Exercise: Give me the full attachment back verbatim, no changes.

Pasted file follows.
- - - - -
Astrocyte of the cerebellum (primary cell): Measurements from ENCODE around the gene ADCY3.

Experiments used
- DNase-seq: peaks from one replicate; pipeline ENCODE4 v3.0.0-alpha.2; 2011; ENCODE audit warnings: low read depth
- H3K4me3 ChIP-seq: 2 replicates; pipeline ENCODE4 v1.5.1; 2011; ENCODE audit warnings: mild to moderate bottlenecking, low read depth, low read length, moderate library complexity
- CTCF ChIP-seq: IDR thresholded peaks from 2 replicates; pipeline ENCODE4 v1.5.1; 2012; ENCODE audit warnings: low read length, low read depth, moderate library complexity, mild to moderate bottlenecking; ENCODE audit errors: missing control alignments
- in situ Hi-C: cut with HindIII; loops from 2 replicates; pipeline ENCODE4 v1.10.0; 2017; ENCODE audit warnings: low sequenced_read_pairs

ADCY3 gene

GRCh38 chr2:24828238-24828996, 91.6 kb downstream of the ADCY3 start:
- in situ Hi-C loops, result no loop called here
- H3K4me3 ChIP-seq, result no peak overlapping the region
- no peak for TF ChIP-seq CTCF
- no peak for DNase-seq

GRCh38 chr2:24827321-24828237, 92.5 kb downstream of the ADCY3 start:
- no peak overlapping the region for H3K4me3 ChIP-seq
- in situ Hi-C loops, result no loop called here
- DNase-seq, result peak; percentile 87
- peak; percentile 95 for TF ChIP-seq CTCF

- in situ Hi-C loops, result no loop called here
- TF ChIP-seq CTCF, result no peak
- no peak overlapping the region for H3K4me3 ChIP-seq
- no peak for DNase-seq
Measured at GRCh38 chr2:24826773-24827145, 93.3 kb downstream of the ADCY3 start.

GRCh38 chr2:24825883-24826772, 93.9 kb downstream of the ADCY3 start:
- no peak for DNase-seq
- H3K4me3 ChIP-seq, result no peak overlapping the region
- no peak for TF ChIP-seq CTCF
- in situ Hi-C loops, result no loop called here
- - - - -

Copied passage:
Astrocyte of the cerebellum (primary cell): Measurements from ENCODE around the gene ADCY3.

Experiments used
- DNase-seq: peaks from one replicate; pipeline ENCODE4 v3.0.0-alpha.2; 2011; ENCODE audit warnings: low read depth
- H3K4me3 ChIP-seq: 2 replicates; pipeline ENCODE4 v1.5.1; 2011; ENCODE audit warnings: mild to moderate bottlenecking, low read depth, low read length, moderate library complexity
- CTCF ChIP-seq: IDR thresholded peaks from 2 replicates; pipeline ENCODE4 v1.5.1; 2012; ENCODE audit warnings: low read length, low read depth, moderate library complexity, mild to moderate bottlenecking; ENCODE audit errors: missing control alignments
- in situ Hi-C: cut with HindIII; loops from 2 replicates; pipeline ENCODE4 v1.10.0; 2017; ENCODE audit warnings: low sequenced_read_pairs

ADCY3 gene

GRCh38 chr2:24828238-24828996, 91.6 kb downstream of the ADCY3 start:
- in situ Hi-C loops, result no loop called here
- H3K4me3 ChIP-seq, result no peak overlapping the region
- no peak for TF ChIP-seq CTCF
- no peak for DNase-seq

GRCh38 chr2:24827321-24828237, 92.5 kb downstream of the ADCY3 start:
- no peak overlapping the region for H3K4me3 ChIP-seq
- in situ Hi-C loops, result no loop called here
- DNase-seq, result peak; percentile 87
- peak; percentile 95 for TF ChIP-seq CTCF

- in situ Hi-C loops, result no loop called here
- TF ChIP-seq CTCF, result no peak
- no peak overlapping the region for H3K4me3 ChIP-seq
- no peak for DNase-seq
Measured at GRCh38 chr2:24826773-24827145, 93.3 kb downstream of the ADCY3 start.

GRCh38 chr2:24825883-24826772, 93.9 kb downstream of the ADCY3 start:
- no peak for DNase-seq
- H3K4me3 ChIP-seq, result no peak overlapping the region
- no peak for TF ChIP-seq CTCF
- in situ Hi-C loops, result no loop called here